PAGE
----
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Age-related muscle loss: How to keep it at bay

MANILA, Philippines — One moment you’re feeling young, strong and invincible, and able to carry on your youth’s incredible string of physical activities, but the next moment, you feel trapped in an old person’s body — weak, slow and unable to keep up with everyone else. Even walking may become a struggle for you.

This is called involuntary age-related muscle decay or loss, and older adults are vulnerable to it. Starting at around the age of 40, adults can lose up to 8% of their muscle mass per decade and this rate of loss almost doubles after the age of 70.

The human body has over 600 muscles working together to enable the full functioning of the bodily system. Supporting movement, stability, digestion and circulation, among others, muscles provide strength and energy needed for everyday activities.

“Muscles are the largest component of our total lean body mass, which is everything that makes up our body except for fat. In fact, muscles usually account for 50% to 60% of our body weight. This is why healthy muscles are essential to a person’s physical strength, organ function, skin integrity, immunity and wound healing,” explained Dr. Jose Dimaano Jr., Medical Director for Abbott’s nutrition business in the Asia Pacific.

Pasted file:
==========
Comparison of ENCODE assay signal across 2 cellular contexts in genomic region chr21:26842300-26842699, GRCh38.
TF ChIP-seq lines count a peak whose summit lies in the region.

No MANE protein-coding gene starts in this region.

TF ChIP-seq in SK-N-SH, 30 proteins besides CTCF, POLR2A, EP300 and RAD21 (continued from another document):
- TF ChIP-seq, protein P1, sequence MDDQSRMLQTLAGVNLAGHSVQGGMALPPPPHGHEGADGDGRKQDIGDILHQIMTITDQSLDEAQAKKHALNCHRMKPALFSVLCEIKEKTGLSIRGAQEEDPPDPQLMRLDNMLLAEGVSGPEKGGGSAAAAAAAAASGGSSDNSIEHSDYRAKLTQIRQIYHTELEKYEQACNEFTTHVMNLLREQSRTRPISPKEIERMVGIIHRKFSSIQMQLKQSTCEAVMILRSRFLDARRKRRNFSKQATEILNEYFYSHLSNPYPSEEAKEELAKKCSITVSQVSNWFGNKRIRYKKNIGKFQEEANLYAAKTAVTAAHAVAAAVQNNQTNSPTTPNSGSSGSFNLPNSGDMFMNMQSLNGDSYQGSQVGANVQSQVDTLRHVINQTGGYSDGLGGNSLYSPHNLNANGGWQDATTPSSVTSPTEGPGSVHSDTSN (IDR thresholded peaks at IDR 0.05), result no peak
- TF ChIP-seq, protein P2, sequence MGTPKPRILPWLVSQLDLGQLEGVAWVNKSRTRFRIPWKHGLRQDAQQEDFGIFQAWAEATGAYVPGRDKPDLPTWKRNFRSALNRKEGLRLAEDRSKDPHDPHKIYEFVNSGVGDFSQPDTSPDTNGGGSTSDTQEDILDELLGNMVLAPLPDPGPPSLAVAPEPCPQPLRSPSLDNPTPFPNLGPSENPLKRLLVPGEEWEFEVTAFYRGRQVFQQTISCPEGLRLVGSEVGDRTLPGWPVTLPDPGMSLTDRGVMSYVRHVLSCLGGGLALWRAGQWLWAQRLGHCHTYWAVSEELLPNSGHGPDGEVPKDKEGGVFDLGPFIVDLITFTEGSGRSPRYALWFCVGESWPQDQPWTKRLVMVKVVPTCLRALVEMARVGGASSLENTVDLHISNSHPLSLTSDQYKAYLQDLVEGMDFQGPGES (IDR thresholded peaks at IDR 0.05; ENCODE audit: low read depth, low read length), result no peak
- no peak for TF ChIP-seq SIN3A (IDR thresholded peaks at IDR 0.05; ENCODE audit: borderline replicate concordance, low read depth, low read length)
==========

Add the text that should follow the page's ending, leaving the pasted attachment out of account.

He added: “As we age, muscle fibers shrink. Muscle tissues are also replaced more slowly, and often by tough, fibrous or fatty tissues that are rigid. And if you don’t meet your nutritional and exercise needs, your muscles will be less efficient in their ability to contract, leading to diminished strength and function.”

The condition of advanced muscle decay and function is called Sarcopenia, which may affect nearly one out of three people over the age of 50. Sarcopenia can significantly impact a person’s quality of life and drive health complications. Drastic muscle decay can impede the ability to do simple tasks such as walking, climbing a flight of stairs or even standing up from a chair. The condition can also increase incidences of falls and fractures that can cause disability, hospitalization and loss of independence.

”Malnutrition is one of the many factors that can quicken muscle mass loss among older adults,” Dr. Dimaano added. “What’s